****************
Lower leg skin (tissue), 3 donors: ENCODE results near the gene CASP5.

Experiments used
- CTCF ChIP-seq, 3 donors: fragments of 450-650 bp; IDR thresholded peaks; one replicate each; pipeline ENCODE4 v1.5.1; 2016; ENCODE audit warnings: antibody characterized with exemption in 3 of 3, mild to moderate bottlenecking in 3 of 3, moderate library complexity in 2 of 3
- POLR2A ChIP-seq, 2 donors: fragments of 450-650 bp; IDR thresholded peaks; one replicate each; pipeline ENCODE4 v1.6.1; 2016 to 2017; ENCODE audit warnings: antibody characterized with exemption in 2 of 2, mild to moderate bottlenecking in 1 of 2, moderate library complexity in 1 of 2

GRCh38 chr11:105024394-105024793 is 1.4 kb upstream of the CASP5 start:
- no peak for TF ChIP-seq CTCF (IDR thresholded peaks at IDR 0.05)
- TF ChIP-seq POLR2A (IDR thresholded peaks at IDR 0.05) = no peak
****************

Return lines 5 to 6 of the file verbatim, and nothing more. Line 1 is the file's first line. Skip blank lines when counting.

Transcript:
GRCh38 chr11:105024394-105024793 is 1.4 kb upstream of the CASP5 start:
- no peak for TF ChIP-seq CTCF (IDR thresholded peaks at IDR 0.05)